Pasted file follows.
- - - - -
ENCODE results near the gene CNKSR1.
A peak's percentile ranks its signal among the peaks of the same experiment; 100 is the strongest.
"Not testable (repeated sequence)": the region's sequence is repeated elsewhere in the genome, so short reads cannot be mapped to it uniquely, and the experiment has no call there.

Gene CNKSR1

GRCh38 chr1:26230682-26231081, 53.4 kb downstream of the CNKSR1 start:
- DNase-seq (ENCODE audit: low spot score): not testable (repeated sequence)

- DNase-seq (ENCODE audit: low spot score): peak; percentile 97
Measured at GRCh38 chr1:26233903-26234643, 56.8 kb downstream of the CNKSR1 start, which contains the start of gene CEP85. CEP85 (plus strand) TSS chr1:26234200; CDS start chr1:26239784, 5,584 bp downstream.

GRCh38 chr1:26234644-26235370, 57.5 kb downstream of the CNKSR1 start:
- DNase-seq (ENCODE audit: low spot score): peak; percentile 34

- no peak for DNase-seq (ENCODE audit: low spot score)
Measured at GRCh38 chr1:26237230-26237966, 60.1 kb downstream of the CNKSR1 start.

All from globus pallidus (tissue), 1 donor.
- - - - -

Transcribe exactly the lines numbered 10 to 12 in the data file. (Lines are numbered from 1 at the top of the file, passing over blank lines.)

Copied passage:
- DNase-seq (ENCODE audit: low spot score): peak; percentile 34

- no peak for DNase-seq (ENCODE audit: low spot score)
Measured at GRCh38 chr1:26237230-26237966, 60.1 kb downstream of the CNKSR1 start.